Saturday, October 3, 2009

Liesel Hubermann, the good saumensch in Markus Zusak's The Book Thief

Even though my days of being carded for a cocktail seem to be long over, and my crow's feet sprout a new toe each day, I love reading young adult novels. In addition to following teenagers around in the public library and at bookstores in search of my next fix, I've also developed the habit of interrogating my students on any non-assigned text they carry. (typical junkie behavior)

My students become accustomed to me picking up a book off their desk, reading the back and asking, "Any good?"

I usually get one of three responses:

1) A shrug and a flash of the cover to expose Anime illustrations and Japanese text, in which case I, in turn, shrug and walk away.

2) "OMG! Yes.." high pitched unintelligible squeals, "vampires...werewolf" more squeals, "he's so hot!" I then back away slowly.

3) "Yes! It's intense. You see it's about this girl and she's on drugs, and her dad rapes her, and she cuts herself, and she's gonna kill herself, but there's this boy, and he's on drugs..." I nod my head and bite my lip looking really serious, then make a mental note to NOT read that book. (I'm looking to get high on a heroine, not depressed about heroin)

Well, last spring I went through this same routine with a particularly clever and literate student, and her response made me check out the book from the library that day.

I read the flap copy, but was still unsure of what it was about.

"Any good?" I asked.

"Yes! Soooo good. You have to read it, I--just read it, oh my god."

"What's it about?"

"Just--just read it."

So, I did and The Book Thief by Markus Zusak now ranks as one of my favorite books of all time.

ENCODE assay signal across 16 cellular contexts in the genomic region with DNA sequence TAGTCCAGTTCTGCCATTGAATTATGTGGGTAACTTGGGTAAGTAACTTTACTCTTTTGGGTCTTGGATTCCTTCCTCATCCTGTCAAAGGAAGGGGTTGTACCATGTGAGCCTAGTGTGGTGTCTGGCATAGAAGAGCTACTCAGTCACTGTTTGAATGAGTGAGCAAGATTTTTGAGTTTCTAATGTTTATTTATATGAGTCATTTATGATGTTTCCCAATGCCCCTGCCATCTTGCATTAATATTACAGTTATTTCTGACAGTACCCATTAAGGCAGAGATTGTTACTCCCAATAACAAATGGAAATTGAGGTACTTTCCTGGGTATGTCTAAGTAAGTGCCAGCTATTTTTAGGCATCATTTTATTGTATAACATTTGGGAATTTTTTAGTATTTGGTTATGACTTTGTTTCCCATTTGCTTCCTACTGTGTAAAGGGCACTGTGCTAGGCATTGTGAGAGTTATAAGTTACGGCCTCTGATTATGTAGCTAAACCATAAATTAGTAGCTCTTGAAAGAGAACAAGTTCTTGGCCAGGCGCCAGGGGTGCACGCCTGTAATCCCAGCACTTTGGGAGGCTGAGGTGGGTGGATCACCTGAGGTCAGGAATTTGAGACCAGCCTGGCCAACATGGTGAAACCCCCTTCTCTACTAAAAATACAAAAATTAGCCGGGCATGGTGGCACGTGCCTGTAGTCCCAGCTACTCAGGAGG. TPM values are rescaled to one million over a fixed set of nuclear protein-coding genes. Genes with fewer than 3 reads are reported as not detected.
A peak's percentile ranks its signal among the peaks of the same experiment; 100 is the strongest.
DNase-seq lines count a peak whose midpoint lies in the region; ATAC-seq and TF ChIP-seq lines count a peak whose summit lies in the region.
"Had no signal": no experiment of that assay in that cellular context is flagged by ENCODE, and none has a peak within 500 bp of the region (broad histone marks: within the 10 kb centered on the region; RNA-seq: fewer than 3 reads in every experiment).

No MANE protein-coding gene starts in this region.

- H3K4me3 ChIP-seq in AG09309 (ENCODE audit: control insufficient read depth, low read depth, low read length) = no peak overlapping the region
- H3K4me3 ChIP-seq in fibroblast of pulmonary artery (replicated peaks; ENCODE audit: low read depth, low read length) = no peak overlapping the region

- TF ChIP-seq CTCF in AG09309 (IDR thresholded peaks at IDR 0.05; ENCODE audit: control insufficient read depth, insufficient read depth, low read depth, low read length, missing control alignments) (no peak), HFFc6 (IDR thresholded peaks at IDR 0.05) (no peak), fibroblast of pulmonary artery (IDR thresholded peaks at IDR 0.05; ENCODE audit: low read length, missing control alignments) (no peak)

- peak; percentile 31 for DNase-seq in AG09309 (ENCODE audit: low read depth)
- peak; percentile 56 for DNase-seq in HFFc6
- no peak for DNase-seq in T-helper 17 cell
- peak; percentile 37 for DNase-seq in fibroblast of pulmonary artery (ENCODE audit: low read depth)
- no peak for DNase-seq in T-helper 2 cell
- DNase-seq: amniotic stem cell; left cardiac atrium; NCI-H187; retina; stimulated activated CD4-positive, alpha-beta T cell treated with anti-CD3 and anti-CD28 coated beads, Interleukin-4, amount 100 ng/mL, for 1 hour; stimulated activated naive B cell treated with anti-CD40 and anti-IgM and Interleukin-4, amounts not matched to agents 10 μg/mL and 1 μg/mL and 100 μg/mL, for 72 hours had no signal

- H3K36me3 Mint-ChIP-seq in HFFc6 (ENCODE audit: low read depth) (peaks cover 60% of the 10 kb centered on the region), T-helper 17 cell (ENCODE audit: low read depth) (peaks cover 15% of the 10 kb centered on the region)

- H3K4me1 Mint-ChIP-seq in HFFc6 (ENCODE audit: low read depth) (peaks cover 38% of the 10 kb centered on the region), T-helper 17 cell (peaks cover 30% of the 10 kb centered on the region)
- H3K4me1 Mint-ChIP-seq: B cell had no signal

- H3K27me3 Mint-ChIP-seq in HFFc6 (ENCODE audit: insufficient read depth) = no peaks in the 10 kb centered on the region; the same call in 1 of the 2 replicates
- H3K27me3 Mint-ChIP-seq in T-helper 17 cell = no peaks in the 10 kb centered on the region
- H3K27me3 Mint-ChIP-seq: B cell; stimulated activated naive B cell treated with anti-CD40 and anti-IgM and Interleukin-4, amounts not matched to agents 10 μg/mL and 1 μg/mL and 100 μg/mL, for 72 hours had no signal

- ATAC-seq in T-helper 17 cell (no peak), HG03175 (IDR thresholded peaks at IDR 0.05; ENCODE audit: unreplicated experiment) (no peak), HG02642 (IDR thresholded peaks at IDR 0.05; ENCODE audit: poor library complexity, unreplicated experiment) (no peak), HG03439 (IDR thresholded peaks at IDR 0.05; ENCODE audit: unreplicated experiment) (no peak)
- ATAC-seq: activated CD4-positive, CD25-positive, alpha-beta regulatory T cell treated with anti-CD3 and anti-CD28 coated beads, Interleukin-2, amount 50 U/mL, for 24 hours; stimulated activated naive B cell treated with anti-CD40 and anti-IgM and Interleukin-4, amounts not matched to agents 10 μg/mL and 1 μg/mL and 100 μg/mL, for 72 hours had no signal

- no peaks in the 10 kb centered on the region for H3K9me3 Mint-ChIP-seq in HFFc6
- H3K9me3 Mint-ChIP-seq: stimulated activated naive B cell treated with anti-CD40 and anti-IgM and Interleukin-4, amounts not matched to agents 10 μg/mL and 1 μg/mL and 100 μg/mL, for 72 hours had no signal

SPOILER ALERT: Now, I have no intention of spoiling the ending of this book. That would be cruel and unusual punishment. But, I had no idea what this book was about when I started reading it, and I think that added to my enjoyment. I wish the same enjoyment for you. So, just read it.

I'm also afraid my brief synopsis might make this book sound depressing, and if you're anything like me, that means you won't read it. (The movie, Hotel Rwanda sat on top of my DVD player for months, I'd heard it was good, but I knew what it was about, and I just never really wanted to watch it.)

Zusak's brilliance, however, is that despite its subject matter, and despite the tragedies within The Book Thief, I would never describe it as depressing.

It's about Liesel Meminger, a little girl who is sent to live with foster parents in Nazi Germany. The Book Thief is narrated by Death.

Zusak is a genius for how he breaks convention with his narrator. The structure of the text is sometimes choppy, with Death giving an aside and taking us out of the main plot, and describing some seemingly unrelated event or soul collection. Death also tells us the outcome of the characters straight off the bat, in his cryptic, non-human way, of course. It's amazing how there's no obvious attempt at building suspense. I knew a character would die, yet I found myself unable to put it down, and turning the pages just so I could find out how the foretold events would transpire.